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https://assets.econsultancy.com/images/resized/0003/0763/negative-comments-blog-thumb.jpgPart of my daily routine here at Econsultancy is to log into the admin section of the site and run through the new blog comments.

The blog currently has an Akismet spam filter, which sweeps posts it deems dodgy under the digital carpet, but unfortunately it isn’t perfect.

Recently there have been a few comments about this unreliability, so I thought it might be handy if I clarified how the system works and why you might occasionally see a comment you posted disappear...

First of all, I love comments. I love constructive feedback. Keep it coming please! 

I do get vaguely annoyed at non-constructive feedback, I think that comment snark is pointless. It doesn’t impress anyone or add to the discussion (and hey, it’s so 2006), but despite this, I’ll never remove your comment for being snarky.

In fact, it’s pretty tough to find anything that will make me remove your comment, unless you are being gratuitously offensive or personally attacking someone, which thankfully happens very rarely around these parts, because our readers are generally very lovely people indeed. 

Why comments are 'spam filtered' 

You might sometimes post a comment and then see it vanish. Here’s why this might be:

  • Akismet makes periodic ‘sweeps’ of new comments. It then relegates any it deems as spammy to the spam folder. 
  • If you’ve posted a comment with a weird screen name, or attached to a dodgy email address, it might get picked up and spammed. 
  • If you’ve included a large block of text, or multiple links, it might also be marked as spam. 
  • If you’ve posted multiple comments on numerous posts in a short period of time, you might be marked as spam. 

And that’s it. If you’ve written a good comment, whether you agree or disagree with the article in question, I will absolutely not remove your comment. The blog exists as much to encourage conversation and help people as it does to drive traffic.

I want dissent, because that’s where creativity and insight come from.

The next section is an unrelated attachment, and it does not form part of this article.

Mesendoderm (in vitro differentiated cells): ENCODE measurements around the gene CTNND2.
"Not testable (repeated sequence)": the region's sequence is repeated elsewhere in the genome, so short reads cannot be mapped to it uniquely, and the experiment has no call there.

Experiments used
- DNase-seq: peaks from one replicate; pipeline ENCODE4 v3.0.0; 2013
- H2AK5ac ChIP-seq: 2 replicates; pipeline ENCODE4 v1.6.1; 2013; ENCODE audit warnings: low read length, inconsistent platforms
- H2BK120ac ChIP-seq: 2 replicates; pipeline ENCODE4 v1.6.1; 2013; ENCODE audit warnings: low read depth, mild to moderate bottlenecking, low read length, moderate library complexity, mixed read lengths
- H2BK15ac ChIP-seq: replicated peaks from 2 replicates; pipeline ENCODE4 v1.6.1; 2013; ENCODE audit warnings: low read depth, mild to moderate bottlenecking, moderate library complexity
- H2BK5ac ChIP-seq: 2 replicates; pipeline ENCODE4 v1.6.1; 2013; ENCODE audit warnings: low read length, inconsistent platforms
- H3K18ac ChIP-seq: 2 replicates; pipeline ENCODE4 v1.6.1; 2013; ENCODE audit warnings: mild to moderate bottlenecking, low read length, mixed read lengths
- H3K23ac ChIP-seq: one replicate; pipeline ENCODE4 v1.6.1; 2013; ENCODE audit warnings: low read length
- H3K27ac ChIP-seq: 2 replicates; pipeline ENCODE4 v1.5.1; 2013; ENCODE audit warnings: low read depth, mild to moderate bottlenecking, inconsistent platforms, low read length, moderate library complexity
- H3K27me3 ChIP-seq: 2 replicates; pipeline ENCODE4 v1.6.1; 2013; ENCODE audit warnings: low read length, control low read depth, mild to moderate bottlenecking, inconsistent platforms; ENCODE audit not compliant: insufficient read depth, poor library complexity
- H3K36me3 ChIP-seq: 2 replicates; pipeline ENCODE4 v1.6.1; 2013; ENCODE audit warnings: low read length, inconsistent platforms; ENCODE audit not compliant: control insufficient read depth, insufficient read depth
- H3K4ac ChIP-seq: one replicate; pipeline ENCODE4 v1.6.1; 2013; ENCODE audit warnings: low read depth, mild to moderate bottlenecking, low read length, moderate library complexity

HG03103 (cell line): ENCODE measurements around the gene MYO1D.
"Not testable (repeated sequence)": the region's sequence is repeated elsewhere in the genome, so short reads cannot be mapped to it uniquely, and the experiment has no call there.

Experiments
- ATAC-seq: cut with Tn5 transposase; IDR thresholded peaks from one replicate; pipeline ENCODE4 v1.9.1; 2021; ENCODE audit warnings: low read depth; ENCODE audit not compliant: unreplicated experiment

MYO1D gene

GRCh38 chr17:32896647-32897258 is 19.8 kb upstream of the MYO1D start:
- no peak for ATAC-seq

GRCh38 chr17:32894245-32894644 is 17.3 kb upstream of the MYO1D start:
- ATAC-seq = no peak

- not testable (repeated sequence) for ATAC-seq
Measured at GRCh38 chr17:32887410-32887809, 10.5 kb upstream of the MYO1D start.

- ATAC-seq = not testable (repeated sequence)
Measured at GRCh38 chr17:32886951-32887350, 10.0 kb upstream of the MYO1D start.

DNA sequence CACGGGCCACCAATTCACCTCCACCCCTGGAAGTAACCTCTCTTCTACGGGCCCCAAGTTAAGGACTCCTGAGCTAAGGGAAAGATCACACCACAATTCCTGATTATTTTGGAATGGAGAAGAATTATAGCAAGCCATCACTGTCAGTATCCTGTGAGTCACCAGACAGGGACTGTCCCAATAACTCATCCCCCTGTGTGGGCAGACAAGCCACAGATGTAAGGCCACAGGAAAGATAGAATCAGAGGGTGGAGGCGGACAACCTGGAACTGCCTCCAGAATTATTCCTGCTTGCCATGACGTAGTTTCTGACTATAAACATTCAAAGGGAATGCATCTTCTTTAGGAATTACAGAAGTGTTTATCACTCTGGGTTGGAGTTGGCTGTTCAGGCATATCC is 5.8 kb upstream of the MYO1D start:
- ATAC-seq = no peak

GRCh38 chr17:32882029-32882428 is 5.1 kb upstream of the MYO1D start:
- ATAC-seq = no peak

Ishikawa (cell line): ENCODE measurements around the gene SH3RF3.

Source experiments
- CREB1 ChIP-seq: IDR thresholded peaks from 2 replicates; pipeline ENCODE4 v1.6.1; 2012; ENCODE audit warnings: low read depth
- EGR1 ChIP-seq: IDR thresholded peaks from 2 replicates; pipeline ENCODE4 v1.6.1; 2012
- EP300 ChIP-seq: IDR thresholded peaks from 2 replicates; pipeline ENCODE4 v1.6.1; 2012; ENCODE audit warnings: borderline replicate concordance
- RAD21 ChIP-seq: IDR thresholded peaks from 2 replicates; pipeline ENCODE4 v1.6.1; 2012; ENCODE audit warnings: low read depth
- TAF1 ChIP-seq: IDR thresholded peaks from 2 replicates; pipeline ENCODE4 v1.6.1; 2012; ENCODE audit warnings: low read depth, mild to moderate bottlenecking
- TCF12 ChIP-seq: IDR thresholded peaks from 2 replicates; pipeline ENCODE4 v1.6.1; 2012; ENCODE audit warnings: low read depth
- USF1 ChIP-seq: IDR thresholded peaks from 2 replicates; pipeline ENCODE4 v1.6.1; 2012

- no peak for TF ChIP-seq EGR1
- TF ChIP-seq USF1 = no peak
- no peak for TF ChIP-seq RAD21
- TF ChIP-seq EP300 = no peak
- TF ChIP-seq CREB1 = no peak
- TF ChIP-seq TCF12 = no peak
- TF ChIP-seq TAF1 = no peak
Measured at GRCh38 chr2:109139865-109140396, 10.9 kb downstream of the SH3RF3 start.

With that said, do try to use your real name if possible. As in "John Smith". NOT "John Smith, Head Director Of Headhunting at Headhunting sytems ltd", tied to the email 'headhunter@headhunting.com'. 

Your name is not 'Web Services Gloucester'. If you use this name, then it's into the bin with you. If you are using a screen name then try to use something vaguely sensible-ish. Your Twitter handle is usually fine, whereas "Xgtykb345" probably isn't. 

Here’s a quick example of the kinds of problems this occasionally causes: 

On March 12th we published this post: Five Pointless Discussion Posts. 

Here are the comments:

https://assets.econsultancy.com/images/resized/0003/0757/spam_comments-blog-full.png

The comment highlighted in red was picked up by Akismet.

The three underneath were not. However if we take a quick look in the back-end of the site we see that 149 other comments were also labelled as spam: 

https://assets.econsultancy.com/images/resized/0003/0758/spam_comments_2-blog-full.png

This is an exceptionally high amount, but it’s not totally unknown, and we often post between 15 and 20 times a day.

If you’ve been picked up and I’ve unspammed you then Akismet should ‘learn’ that you are not a spammer, but occasionally it takes a dislike to certain email domains and picks on individuals.

In addition, if a lot of comments appear on a post at once, it regards this as suspicious, which does go against logic somewhat as we often get flurries of comments after a post is tweeted or appears on an external site.

I do try to keep on top of this and have a run through every day to check, but if your comment on a post does vanish, please do let us know via Twitter or email and we’ll get it published live as soon as possible.

I’m sure I’m not the only moderator with this problem and we are looking into ways to make both posting and moderation more efficient and accurate, but I wanted to make it clear that there is never any political or commercial motivation behind comments being deleted, and if it does happen to you, while I realise it’s frustrating and can disrupt conversation, I’ll do my best to make sure your comment is published. 

Thanks - and do feel free to comment!

Matt Owen

Published 15 March, 2013 by Matt Owen

Matt Owen was formerly Head of Social at Econsultancy. You can follow him on Twitter or hook up on LinkedIn.

203 more posts from this author

Comments (2)

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AZ

Thank you for writing this post explaining the rules, which I think very useful in encouraging meaningful exchange of opinions. In only one case I found one of my comments disappeared for no reason but returned later, so no complaints here.

about 3 years ago

Avatar-blank-50x50

Ebrar

I hate Akismet then not econsultancy staff, it has deleted all my comments I left long time ago.

about 3 years ago

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